Rocket Lab CEO Peter Beck and other dignitaries pose with their shovels for a groundbreaking ceremony on Virginia’s Wallops Island. (Rocket Lab Photo via Twitter)
Rocket Lab officially unveiled its plan to build a commercial launch site at the Mid-Atlantic Regional Spaceport on Virginia’s Wallops Island, with liftoffs due to begin in a year.
The facility, which will be called Launch Complex 2, provides a U.S.-based alternative to Rocket Lab’s first launch pad on New Zealand’s Mahia Peninsula.
So far, Rocket Lab’s Electron launch vehicle has flown just two test missions, including a successful rise to orbit in January. The third liftoff, nicknamed “It’s Business Time” in homage to the New Zealand comedy duo known as Flight of the Conchords, is set to launch from New Zealand next month and put five small satellites in orbit.
Another New Zealand launch is due to launch an assortment of NASA-sponsored satellites as early as December. Seattle-based Spaceflight is partnering with Rocket Lab on three Electron launches over the coming year. The Electron is designed to send payloads weighing as much as 500 pounds to low Earth orbit.
Rocket Lab CEO Peter Beck said today that his company expects to spend $20 million to build Launch Complex 2.
“We’ve worked closely with the experienced and welcoming teams from Virginia Space and the Mid-Atlantic Regional Spaceport at Wallops to design a pad and processes that will enable an agile and streamlined approach to small-satellite launch on U.S. soil,” Beck said in a news release.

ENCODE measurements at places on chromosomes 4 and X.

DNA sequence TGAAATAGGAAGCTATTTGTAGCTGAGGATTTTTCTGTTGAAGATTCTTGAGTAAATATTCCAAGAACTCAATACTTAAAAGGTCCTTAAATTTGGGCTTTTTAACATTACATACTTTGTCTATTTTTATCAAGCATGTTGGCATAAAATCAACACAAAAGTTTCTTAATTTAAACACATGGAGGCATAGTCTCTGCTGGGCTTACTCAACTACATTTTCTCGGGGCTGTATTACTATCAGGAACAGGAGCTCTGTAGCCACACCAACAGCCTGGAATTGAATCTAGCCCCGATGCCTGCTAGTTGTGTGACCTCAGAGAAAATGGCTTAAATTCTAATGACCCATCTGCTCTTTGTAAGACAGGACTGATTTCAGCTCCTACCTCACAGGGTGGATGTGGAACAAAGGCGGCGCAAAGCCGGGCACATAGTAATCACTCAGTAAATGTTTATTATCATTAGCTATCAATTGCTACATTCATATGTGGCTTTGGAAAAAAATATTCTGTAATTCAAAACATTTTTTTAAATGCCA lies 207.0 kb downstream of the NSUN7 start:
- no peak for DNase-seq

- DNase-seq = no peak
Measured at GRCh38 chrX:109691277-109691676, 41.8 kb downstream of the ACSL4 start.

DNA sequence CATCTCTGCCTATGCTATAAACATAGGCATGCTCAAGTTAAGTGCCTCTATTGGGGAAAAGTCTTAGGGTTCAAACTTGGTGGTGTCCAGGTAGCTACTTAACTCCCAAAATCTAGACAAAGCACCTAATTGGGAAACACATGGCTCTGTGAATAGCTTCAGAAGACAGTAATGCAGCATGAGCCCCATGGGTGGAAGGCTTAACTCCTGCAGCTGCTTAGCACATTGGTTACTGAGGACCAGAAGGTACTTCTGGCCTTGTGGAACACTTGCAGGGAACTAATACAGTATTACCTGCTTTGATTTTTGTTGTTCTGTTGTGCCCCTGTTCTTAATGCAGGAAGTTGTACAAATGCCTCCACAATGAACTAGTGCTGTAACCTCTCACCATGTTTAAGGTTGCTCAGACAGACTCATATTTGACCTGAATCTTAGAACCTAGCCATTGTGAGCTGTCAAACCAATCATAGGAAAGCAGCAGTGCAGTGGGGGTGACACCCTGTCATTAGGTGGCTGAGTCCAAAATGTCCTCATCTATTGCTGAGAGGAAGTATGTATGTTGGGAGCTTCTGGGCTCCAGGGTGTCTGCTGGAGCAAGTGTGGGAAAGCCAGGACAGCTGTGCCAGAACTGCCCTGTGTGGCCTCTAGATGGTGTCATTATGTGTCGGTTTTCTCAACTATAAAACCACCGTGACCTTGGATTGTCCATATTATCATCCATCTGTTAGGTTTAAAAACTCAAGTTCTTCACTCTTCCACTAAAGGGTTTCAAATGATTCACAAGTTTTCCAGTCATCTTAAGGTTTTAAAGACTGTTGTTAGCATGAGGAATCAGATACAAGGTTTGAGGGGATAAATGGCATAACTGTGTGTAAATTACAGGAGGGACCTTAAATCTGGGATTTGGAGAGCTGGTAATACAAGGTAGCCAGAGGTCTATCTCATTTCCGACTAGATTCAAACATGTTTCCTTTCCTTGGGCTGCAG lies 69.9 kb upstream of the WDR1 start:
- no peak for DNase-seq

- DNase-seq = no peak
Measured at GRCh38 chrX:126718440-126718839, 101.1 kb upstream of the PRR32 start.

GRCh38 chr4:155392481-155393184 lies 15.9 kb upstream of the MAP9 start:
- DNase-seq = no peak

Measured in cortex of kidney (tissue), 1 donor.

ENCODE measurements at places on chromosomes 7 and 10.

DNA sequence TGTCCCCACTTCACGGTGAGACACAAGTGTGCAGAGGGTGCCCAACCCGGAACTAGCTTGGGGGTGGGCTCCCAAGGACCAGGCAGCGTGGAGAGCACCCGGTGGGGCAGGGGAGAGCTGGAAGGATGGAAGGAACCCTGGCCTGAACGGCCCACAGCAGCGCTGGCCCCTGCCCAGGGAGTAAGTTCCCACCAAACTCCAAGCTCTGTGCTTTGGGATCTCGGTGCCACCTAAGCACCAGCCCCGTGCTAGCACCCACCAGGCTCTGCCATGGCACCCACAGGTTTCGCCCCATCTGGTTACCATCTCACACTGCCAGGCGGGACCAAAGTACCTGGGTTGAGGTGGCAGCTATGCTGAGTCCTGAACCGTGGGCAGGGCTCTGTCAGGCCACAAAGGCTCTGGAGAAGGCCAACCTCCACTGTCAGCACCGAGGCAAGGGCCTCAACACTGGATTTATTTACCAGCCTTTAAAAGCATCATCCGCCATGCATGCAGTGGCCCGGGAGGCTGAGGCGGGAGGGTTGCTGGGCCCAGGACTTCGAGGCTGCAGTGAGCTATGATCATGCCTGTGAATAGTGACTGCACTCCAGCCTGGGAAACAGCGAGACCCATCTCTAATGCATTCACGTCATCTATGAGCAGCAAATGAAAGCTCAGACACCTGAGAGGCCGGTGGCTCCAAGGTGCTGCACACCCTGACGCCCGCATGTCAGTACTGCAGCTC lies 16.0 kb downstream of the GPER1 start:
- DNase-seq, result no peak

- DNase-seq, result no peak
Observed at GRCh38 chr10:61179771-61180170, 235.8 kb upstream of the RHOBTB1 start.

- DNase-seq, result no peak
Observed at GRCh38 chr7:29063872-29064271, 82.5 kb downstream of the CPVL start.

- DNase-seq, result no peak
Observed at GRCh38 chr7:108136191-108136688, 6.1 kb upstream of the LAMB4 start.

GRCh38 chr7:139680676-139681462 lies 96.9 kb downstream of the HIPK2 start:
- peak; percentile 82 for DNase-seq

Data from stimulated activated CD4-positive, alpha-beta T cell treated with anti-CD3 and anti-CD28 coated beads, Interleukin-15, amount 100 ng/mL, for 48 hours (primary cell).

Wallops is already home to the Mid-Atlantic Regional Spaceport’s Launch Pad 0, which is adjacent to NASA’s Wallops Flight Facility and used by Northrop Grumman’s Antares rocket to send Cygnus cargo ships to the International Space Station. The next Antares launch from Pad 0-A is scheduled for Nov. 15.
In addition to the new launch pad, Rocket Lab will develop a launch vehicle integration and assembly facility at Wallops Research Park to support the integration of up to five Electron rockets simultaneously. The facility will also include a launch control room and dedicated customer facilities.
As many as 12 Electron launches could take place annually once the Wallops complex is finished, Beck said, and the New Zealand site could accommodate as many as 120 launches annually.
Rocket Lab says it’s continuing to assess additional launch sites to provide further launch flexibility for small-satellite customers. The company maintains agreements with Cape Canaveral in Florida and Pacific Spaceport Complex Alaska to conduct launches from existing pads as required.
The company raised $75 million in financing last year, boosting its valuation to more than $1 billion. One of its investors is Lockheed Martin, which recently won the nod to build Britain’s first launch complex on Scotland’s north coast. There’s a chance Rocket Lab’s Electron launch vehicle could be used at that facility.
Rocket Lab has its U.S. headquarters and production facility in Huntington Beach, Calif. Last week, Rocket Lab unveiled a second rocket factory in Auckland, New Zealand, with “Star Trek” star William Shatner in attendance.